Beer Varieties: The Origins by David Nuttall
David Nuttall is an instructor at the Alberta Beer Festivals’ Beer School. He has worked in almost all aspects of the liquor industry. He is the current Judging Co-ordinator for Calgary International Beerfest and completed the Beer Judge Certification Program in 2012. He is passionate about beer and beer culture. This article is the first of a fascinating series on different beer styles.
By David Nuttall on Aug. 02, 2016
Back in Alberta’s Wild West beer drinking age of, oh, say near the end of the last millennium, when someone said,
“Let’s go for a beer”
at least two things were certain. One; it was never a beer, and secondly, the beers were almost guaranteed to be unremarkable, 4%-5% ABV, yellow, fizzy, lagers with no distinguishing characteristics, made by a giant national or multinational brewing corporation.
Now, for what it’s worth, that last sentence still describes about 95% of the world’s beer. No matter what your thoughts are on that majority, it’s the other 5% that makes beer exciting. That’s where the fun and variety of beer styles comes in. But just what is in the other 5%? According to two of North America’s beer arbiters, there are a host of beer styles. The 2008 Beer Judge Certification Program (BJCP) Guidelines had about 80 different beer styles in 23 categories. When revamped in 2015, another 11 new categories and over 40 new styles were added. The American Brewers Association has about 160 styles in 96 categories set for their 2016 judging competition and festival this October in Denver. Both of these groups include “specialty” categories where unusual or unique beers can be categorized, so, in truth, the number is only restricted by the imaginations of brewers.
Obviously there are a lot of different beers styles out there. However, many of the above mentioned categories have very few commercially brewed beers in them. Others, like the categories named “Standard American Beer” and “International Lager”, contain most of the world’s Big Brewery Beers. You know who they are – they are the breweries and beers you see in television and print ads, who sponsor most of the world’s sporting events and are ubiquitous in practically every bar and store on earth. In fact, in almost every country, they are amongst the top selling beers. If they are not the best selling beer, a local version of these same styles, probably produced by a brewery owned by one of the big brewery consortia, likely is.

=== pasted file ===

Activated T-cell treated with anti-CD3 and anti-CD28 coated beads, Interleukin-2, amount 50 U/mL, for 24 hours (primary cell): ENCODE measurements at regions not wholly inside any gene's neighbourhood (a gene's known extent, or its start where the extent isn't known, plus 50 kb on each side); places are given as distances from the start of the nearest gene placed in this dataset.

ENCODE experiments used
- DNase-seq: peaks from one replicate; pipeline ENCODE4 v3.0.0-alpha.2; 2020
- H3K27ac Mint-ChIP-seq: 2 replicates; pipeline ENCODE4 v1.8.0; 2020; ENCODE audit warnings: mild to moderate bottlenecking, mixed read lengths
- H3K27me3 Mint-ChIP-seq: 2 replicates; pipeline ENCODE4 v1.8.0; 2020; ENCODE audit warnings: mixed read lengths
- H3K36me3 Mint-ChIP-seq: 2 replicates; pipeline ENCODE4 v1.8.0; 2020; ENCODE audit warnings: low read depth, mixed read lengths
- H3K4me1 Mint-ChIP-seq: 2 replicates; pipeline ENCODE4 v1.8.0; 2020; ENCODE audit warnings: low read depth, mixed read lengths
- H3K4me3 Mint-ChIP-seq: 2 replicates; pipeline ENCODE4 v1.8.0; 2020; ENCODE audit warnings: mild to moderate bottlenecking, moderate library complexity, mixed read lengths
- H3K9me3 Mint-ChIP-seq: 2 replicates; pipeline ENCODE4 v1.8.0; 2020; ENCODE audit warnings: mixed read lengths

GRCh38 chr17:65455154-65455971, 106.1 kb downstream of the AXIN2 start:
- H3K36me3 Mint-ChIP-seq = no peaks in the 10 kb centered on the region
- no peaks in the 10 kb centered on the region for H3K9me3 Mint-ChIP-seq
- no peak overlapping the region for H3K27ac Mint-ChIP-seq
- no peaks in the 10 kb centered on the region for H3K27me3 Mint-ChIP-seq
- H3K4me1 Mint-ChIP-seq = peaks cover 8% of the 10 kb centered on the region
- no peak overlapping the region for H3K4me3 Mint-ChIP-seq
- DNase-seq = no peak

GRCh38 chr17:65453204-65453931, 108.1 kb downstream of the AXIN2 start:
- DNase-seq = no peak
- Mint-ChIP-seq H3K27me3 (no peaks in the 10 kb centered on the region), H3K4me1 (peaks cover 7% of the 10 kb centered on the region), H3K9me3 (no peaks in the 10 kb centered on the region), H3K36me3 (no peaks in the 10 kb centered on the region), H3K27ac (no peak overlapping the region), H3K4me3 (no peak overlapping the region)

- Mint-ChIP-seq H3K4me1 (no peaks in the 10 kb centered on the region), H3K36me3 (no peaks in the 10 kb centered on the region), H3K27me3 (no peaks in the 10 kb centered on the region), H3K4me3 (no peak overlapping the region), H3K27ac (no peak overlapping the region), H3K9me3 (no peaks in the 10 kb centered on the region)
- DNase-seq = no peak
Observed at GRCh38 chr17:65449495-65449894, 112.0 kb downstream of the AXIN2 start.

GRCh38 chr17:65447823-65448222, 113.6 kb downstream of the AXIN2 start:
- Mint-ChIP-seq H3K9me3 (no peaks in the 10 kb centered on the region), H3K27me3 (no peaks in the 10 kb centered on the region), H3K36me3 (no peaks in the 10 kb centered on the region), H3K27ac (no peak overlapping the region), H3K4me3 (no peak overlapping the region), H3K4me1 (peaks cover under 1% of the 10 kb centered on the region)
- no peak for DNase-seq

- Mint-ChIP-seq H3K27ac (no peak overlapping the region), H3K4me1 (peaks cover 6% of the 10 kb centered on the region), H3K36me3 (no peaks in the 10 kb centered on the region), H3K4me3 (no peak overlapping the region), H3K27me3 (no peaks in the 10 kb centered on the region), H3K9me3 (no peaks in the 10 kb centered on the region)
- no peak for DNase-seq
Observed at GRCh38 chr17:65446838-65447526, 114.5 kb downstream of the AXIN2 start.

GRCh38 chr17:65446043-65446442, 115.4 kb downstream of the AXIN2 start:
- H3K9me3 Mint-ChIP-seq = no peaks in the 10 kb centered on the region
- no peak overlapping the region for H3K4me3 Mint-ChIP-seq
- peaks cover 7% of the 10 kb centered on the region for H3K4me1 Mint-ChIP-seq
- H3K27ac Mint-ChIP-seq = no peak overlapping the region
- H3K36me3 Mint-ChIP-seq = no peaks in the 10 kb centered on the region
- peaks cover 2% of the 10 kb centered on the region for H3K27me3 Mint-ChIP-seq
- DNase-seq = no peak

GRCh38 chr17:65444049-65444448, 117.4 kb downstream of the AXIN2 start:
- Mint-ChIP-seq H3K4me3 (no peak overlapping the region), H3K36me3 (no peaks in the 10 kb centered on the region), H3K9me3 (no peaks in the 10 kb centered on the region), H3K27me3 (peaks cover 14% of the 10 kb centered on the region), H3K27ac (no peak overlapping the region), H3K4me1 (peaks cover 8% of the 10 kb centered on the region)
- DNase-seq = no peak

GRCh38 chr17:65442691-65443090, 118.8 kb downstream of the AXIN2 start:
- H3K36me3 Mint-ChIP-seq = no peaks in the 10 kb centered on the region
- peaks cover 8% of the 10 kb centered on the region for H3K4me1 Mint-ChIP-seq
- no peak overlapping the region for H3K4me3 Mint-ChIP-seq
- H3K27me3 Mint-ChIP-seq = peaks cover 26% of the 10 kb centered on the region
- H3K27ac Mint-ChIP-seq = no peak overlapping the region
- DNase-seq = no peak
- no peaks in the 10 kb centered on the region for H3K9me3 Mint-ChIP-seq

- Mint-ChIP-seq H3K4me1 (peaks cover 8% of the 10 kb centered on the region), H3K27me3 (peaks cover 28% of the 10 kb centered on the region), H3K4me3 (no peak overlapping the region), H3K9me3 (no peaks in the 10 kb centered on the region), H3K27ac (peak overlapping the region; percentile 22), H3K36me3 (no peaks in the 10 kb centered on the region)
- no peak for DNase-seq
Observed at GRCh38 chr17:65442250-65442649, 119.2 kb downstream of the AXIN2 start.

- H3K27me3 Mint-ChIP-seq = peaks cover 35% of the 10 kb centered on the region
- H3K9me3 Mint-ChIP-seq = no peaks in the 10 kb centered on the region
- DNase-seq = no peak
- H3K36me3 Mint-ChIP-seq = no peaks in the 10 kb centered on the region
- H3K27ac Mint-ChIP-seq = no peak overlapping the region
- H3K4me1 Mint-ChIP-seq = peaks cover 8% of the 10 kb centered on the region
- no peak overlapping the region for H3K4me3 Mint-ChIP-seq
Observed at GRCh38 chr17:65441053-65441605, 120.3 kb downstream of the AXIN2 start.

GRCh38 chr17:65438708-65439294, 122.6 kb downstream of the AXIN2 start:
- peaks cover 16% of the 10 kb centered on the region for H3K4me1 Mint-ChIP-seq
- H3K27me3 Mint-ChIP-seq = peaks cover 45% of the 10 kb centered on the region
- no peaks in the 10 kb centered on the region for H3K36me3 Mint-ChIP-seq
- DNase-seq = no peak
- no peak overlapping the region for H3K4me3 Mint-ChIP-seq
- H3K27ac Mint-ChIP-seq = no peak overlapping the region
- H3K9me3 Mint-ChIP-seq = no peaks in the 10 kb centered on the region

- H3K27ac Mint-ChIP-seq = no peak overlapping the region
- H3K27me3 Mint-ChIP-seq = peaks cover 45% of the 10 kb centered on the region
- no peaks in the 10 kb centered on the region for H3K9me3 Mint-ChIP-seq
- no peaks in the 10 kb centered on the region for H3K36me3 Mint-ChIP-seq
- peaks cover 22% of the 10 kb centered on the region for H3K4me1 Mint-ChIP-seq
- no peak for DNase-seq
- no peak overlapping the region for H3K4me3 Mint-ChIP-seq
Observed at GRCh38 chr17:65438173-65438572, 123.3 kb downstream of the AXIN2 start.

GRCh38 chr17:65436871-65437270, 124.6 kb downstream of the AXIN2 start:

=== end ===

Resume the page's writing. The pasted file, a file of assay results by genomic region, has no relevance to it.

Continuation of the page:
So, if so much of the world’s beers are essentially iterations of the same thing, why are there so many different styles? If the other 5% offers the variety, just how do you get so many out of beer’s four main ingredients? Why does Heineken look and taste different from Guinness? And where did all these IPAs come from? All good questions. The diversity is derived in part by what varieties of three of the main ingredients (malt, yeast, and hops) are used. Water was just water until the late 19th Century, whereupon science had progressed to being able to detect what minerals were in each brewery’s water. Today, we know different water influences different beer styles, but historically, these styles developed organically from the water drawn at each brewery location.
The first and most important ingredient that divides beer is yeast, as it separates the lager and ale categories. But so does the temperature the beer is fermented at, the length of time it takes to make the beer and a couple of other factors. There is also a third category, called hybrids or mixed beer styles, which combine elements of both other categories. There are already two fine articles that define the three main categories of beer on this site: Beer Types: Ales, Lagers, Hybrids and Others and Ale vs Lager: The Role of Yeast in Beer,
so we will begin elsewhere.
What does differentiate all the different beer varieties is the inherent qualities of the beer. These are the original and final gravities (from which the alcohol by volume (ABV) is calculated), the colour (expressed by Standard Reference Method (SRM)), and the bitterness (expressed in International Bitterness Units (IBU)). In the weeks and months ahead, this column will first explain what these qualities are and how they are determined. Then, we will explore the great varieties of beer, one category at a time, and give you information on a particular style; its ingredients, aromas, appearance, flavour, historical background and common commercial examples. It will be a marvelous journey through the wonderful world of beer and here’s hoping you come along for the ride.
Want to learn more about Beer?
Check out the ABF Beer School with David Nuttall.
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